By James Dulley, Published January 01 2010
Consider alternatives for your home security
Dear Chris: Having your yard well lighted is typically considered to be a good deterrent to break-ins, but the outdoor lighting is expensive to install and operate. Excessive outdoor lighting also contributes to our national energy shortage and air pollution problems.
If you do decide to use outdoor lighting, install the light fixtures only at locations where you feel security is a major concern. Installing motion-sensing lights is the most economically and environmentally sensible option. Since they are on for only a short period of time, solar-powered ones make the most sense and they are easiest to install yourself.
Don’t write off a monitored security system as too expensive. I recently switched from using Protection One monitoring company at more than $30 per month. I had used them for 21 years. Upon doing some research, I found my local telephone company provided the same service for less than $15 per month.
Many of the companies install the equipment for a very low initial cost or even free. In addition to providing standard security, many monitored systems also include smoke detectors. When smoke is detected, they alert your local fire department. This is significant advantage if you are not home because a small fire can be extinguished before major house damage occurs.
If you still cannot afford monitoring, an X10 dialer can be attached to the system. When someone tries to break in and the alarm goes off, it automatically calls a friend or neighbor who can alert the police for you.
Good deadbolt locks on the doors and keeping the windows locks tightly closed are two of the best deterrents to thieves. There are differences in the security level of deadbolt locks. In general, you usually get what you pay for, so do not just buy the cheapest deadbolt in the security aisle.
Select a deadbolt which is bump resistant. With a bumping key, a thief can open most pin tumbler locks in seconds. Master Lock offers “Night Watch” technology. From indoors, this deadbolt can be set so even a key cannot open it from outdoors. I use an electronic Schlage LiNK deadbolt at my home. It uses a changeable combination and can be controlled remotely from a laptop computer.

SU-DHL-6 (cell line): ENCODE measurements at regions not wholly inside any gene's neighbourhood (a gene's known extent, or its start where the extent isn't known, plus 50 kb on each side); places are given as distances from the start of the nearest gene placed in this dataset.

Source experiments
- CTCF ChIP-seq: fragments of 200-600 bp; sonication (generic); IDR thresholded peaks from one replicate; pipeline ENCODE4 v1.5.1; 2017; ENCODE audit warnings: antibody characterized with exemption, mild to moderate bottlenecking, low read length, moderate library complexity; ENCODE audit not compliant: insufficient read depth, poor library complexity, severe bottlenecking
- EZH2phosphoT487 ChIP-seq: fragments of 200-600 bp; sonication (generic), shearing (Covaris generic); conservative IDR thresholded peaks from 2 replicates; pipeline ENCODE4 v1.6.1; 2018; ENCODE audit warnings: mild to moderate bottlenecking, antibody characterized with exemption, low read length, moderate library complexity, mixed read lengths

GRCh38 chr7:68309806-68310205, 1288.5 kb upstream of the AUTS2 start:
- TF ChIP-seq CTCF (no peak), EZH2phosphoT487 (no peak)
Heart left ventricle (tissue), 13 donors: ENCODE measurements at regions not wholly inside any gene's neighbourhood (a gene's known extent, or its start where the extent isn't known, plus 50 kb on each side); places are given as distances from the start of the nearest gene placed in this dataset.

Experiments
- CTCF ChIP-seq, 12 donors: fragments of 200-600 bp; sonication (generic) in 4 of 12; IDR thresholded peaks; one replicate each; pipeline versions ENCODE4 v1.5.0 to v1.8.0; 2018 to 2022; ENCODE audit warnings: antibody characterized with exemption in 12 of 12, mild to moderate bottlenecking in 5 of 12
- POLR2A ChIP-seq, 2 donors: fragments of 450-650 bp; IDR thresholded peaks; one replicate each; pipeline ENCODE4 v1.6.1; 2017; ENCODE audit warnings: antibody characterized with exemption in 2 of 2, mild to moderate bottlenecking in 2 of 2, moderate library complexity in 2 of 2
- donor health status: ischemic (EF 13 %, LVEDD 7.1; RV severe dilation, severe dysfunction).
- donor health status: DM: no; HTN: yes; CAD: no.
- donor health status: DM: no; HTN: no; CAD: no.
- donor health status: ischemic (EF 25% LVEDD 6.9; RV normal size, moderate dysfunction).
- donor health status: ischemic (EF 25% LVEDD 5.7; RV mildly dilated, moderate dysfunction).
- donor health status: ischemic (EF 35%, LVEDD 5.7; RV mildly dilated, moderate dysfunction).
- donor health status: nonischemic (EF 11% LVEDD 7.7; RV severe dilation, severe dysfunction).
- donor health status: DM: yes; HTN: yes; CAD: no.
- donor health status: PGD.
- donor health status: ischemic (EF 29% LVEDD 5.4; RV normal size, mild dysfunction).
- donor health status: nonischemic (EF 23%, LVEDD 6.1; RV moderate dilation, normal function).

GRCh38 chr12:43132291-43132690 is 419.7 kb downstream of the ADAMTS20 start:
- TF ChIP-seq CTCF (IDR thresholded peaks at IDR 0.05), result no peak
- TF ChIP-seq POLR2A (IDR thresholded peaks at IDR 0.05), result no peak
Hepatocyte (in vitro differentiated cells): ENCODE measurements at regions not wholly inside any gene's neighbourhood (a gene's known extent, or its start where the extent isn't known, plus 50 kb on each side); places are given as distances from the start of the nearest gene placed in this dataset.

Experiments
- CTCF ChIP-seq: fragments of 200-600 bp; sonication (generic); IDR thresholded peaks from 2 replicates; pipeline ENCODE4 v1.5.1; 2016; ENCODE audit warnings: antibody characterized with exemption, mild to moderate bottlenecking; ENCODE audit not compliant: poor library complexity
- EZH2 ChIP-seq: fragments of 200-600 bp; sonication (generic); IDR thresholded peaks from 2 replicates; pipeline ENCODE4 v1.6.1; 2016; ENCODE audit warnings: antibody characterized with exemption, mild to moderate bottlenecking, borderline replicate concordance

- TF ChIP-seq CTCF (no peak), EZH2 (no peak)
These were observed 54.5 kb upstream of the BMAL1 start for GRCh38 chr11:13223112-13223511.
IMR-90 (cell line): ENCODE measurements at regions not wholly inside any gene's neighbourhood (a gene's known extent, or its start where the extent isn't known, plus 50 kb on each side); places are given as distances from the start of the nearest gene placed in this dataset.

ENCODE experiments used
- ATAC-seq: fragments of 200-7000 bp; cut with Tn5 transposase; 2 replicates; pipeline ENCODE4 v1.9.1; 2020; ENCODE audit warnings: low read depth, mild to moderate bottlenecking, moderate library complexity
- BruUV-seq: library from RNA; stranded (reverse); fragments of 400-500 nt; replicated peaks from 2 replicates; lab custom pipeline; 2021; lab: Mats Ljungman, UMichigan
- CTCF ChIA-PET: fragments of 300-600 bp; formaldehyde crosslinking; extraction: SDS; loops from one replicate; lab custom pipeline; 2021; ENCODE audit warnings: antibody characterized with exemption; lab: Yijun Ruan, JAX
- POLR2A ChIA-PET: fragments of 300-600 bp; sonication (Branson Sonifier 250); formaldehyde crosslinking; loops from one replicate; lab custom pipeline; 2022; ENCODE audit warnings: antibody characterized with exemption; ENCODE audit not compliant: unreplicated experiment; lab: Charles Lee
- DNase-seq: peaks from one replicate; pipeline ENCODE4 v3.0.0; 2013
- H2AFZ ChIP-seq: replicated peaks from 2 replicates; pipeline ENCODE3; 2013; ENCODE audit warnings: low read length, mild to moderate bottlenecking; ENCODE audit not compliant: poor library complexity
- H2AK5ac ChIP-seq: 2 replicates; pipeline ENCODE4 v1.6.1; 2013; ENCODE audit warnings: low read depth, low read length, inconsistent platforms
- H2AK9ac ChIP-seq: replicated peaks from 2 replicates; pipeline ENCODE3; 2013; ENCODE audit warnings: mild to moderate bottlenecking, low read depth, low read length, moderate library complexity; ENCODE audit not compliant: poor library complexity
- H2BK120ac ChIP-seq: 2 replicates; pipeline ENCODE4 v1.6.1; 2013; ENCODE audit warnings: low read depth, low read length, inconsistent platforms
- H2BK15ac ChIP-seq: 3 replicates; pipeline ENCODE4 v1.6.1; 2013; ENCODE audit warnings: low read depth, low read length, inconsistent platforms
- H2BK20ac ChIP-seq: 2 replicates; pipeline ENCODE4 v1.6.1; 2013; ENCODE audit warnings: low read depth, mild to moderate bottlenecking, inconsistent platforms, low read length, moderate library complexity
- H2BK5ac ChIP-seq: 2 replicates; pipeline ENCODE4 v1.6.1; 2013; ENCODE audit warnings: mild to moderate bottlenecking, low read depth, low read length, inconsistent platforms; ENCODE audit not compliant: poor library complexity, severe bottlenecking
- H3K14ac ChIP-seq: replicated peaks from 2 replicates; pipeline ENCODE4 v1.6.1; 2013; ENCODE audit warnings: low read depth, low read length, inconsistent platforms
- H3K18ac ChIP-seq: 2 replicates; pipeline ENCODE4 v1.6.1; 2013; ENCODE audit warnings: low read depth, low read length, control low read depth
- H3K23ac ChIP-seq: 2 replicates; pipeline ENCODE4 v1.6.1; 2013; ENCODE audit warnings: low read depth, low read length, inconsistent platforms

Some other security options are an outdoor wireless video camera. Prices on these have come down. Inexpensive individual battery sensors can be mounted on some windows and doors. Although they are not monitored, a thief would not know this when the loud alarm goes off. It would certainly wake you at night. Loud barking dog devices, which are sensitive to vibration, can be hung on doorknobs.
The following companies offer security systems: Digital Security Controls, (888) 888-7838, www.dsc.com; Honeywell, (800) 573-0154, www.security.honeywell.com; Intermatic, (815) 675-7000, www.intermatic.com; Wireless Imaging, (800) 676-3402, www.wirelessimaging.com; and X10, (800) 675-3044, www.x10.com.
Dear Jim: I took the snap-on cover off of my old wall thermostat to clean out the dust. There is a small dial inside with some numbers ranging from 0.1 to 1.2 on it. How should I adjust this for the best efficiency? – Agnes K.
Dear Agnes: The dial you saw inside is called a heat anticipator. It is a small device that helps old-style thermostats hold room temperatures more constant by controlling when the furnace cycles on and off.
It is wise not to try to adjust the dial yourself. Your service technician uses a meter to set it properly for a specific thermostat. If you already moved it, adjust it to the center setting and have your serviceman check it at the next scheduled service.
Send inquiries to James Dulley, The Forum of Fargo-Moorhead, 6906 Royalgreen Drive, Cincinnati, OH 45244, or visit www.dulley.com